FOR an all-purpose garden tool, you can’t beat a full set of molars. Andrew Montain, a 28-year-old urban farmer, presented this theory the other day in my kitchen, as he rolled a nutmeg seed in his hand like a gobstopper.
“I want to crunch into this with my teeth and see what happens,” he said. Maybe it was a shell. Maybe it was a whole seed. He was eager to find out, but first he had a question: “How’s your liability insurance?”
I had invited Andrew to my home in St. Paul not to test his dentition, but to conduct a botanical experiment: If we plopped this nugget in a tray of dirt, would it grow into a nutmeg tree?
What I was imagining was a kitchen garden in the most literal sense: a crop borne of the pantry instead of the usual seed catalog.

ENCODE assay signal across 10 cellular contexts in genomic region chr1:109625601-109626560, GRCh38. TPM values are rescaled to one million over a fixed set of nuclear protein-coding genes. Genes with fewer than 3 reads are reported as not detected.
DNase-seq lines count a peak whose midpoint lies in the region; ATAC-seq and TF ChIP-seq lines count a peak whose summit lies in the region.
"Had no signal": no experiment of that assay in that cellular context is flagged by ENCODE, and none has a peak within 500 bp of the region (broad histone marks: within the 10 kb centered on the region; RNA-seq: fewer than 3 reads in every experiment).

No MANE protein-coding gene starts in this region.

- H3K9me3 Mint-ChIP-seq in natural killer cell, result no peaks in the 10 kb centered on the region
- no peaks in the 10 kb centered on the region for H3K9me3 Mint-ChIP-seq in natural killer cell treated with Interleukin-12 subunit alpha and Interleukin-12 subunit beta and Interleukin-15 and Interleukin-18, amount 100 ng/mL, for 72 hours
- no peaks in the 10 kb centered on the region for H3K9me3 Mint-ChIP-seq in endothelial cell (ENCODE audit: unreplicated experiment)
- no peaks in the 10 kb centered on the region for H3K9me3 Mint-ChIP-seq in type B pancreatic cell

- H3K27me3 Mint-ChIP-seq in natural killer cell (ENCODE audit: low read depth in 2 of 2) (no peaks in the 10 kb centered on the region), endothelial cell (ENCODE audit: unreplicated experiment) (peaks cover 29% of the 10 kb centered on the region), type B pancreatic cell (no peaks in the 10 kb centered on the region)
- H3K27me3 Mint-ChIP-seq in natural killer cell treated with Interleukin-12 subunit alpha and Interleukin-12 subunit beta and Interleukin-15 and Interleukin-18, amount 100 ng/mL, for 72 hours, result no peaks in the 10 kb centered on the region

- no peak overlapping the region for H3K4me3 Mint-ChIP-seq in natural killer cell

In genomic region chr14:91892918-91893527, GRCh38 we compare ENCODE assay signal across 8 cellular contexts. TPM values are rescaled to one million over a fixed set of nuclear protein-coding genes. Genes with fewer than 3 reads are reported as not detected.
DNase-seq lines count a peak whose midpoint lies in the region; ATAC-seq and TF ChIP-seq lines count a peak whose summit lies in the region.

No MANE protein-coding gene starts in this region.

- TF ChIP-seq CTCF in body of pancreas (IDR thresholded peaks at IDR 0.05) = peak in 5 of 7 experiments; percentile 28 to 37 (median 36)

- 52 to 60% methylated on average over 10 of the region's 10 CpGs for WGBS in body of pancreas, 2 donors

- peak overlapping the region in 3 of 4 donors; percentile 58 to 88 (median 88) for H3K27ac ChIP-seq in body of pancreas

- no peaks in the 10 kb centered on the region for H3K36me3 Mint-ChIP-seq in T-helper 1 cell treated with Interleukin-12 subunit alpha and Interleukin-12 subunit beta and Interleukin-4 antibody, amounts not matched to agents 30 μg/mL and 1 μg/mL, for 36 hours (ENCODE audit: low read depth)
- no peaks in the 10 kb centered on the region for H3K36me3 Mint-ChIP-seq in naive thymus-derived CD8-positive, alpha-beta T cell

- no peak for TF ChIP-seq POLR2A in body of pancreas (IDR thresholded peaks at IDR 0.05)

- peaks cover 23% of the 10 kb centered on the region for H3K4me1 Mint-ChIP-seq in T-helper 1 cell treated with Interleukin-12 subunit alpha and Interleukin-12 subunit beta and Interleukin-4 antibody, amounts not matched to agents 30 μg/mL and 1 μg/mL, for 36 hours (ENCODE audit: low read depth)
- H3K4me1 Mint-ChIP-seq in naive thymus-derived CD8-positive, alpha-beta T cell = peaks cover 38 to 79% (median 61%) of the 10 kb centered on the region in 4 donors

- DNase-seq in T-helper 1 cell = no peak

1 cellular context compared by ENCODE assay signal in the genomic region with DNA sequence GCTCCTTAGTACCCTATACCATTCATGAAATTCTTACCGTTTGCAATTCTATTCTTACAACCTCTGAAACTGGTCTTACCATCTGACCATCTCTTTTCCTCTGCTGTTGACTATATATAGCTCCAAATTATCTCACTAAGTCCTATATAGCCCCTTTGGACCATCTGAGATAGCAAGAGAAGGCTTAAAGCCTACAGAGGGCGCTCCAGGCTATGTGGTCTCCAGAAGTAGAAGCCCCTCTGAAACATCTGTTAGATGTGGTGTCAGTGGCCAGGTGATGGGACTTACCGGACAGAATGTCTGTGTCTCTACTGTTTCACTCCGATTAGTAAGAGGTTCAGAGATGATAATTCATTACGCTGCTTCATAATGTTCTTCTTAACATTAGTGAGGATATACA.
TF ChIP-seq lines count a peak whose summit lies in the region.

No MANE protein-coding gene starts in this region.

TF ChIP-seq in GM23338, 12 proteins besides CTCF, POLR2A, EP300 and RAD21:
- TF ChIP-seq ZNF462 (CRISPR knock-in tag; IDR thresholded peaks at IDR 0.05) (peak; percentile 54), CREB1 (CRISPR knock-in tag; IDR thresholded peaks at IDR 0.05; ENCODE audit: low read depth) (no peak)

For generation after generation of farmers, the staple crops we ate at the table — wheat and barley, maize and beans — were the same seeds we sowed in the fields. They were descendants of the first semi-wild crops that had more or less “ ‘volunteered’ for domestication,” as Peter Thompson, the British conservationist, wrote in his 2010 book, “Seeds, Sex and Civilization.” These seeds “germinated rapidly, completely, and at low temperatures.”
Today’s farmers, with their pedigree seeds, grow foods that are bigger and more bountiful than the peasant crops of the past. The viability of the seeds these cereals, legumes, fruits and vegetables produce, though, is an afterthought.
Yet whether out of nostalgia or novelty, the home gardener likes to tinker with the old ways.